December 10, 1998
Art is long, and life is brief; at least that’s what they say.
The evidence underscoring this was suggested last week in a story reported in The New York Times. On the surface, the story read like an account of the Getty Center one year after the new building had opened its doors atop Brentwood to a staggering almost-2 million visitors. Barry Munitz, who succeeded Harold Williams as head of the Getty late last year, relayed to a reporter what sounded like an end-of-year summary. There had been personnel changes, unanticipated problems with the structure (e.g. not enough bathrooms to accompany the large crowds) and planned modifications in fund-raising policy.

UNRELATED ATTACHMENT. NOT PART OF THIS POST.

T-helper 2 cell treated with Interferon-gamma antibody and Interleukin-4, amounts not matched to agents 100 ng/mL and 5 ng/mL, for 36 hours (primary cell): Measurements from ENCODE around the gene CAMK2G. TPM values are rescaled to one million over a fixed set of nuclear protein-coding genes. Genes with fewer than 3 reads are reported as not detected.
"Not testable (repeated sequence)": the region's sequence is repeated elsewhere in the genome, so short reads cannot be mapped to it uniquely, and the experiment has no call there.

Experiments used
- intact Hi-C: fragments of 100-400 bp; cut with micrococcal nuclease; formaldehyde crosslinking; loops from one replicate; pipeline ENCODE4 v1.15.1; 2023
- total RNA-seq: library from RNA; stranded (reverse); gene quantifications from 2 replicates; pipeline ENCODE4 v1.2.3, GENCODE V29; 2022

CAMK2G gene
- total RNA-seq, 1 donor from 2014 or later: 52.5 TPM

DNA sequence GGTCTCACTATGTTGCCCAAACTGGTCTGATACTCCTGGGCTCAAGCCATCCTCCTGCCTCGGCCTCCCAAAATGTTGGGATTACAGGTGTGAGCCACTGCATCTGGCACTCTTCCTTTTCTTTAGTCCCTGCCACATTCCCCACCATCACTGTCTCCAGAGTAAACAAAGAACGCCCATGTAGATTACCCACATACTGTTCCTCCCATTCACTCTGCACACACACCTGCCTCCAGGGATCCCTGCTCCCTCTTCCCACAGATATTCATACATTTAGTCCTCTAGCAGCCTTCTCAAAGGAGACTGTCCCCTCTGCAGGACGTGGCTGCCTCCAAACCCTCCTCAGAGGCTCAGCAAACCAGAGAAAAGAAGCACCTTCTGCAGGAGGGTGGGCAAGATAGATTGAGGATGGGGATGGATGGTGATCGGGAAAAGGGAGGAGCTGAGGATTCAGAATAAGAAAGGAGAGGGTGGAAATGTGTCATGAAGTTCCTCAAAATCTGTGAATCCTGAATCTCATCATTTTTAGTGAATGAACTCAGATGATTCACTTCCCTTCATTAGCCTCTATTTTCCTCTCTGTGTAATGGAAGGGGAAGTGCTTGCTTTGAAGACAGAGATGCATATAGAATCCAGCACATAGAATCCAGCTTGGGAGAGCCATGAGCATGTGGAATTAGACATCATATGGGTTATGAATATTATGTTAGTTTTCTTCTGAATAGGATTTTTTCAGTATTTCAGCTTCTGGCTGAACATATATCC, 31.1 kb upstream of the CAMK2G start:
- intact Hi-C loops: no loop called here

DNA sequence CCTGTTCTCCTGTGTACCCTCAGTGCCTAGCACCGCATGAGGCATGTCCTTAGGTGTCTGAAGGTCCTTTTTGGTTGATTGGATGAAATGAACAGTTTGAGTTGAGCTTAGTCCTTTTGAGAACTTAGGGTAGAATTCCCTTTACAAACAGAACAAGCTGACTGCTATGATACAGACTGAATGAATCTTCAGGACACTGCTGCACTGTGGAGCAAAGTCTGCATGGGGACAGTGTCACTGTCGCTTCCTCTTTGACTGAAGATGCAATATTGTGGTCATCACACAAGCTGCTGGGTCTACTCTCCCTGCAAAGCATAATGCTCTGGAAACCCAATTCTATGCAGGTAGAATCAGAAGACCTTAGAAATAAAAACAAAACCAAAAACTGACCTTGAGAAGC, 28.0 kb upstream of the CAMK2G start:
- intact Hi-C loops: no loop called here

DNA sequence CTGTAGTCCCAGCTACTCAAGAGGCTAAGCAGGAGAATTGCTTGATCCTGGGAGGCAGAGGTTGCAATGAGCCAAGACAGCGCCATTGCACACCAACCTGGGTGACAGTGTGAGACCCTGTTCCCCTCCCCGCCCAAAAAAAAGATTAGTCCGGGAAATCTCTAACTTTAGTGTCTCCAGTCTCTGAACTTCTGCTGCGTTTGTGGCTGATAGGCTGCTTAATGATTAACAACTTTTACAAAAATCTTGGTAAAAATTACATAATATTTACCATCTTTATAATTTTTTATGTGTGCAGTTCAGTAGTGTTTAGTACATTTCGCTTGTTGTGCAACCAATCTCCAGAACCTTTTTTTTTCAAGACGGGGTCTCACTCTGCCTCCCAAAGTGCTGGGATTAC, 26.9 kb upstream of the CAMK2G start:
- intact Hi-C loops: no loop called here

It was the last item that caught everyone's attention.
Munitz, 57, explained that the Getty's $5 billion endowment, one of the largest museum endowments in the world, had thus far been the Center's only source of existence; and that, indeed, he hoped to tranform the Getty into an institution that worked collaboratively with other art and cultural centers as well as with corporate and individual sponsors. One alteration in policy that might follow: The Getty would now seek financial support from individuals and corporations
Already Aetna Insurance was planning to co-sponsor a Degas photo exhibition currently on display at New York's Metropolitan Museum of Art and which is scheduled for the Getty next year. Meanwhile, Munitz is looking for partners to conceptualize and carry out a variety of cultural projects. He is also, according to one critic, courting Hollywood's elite.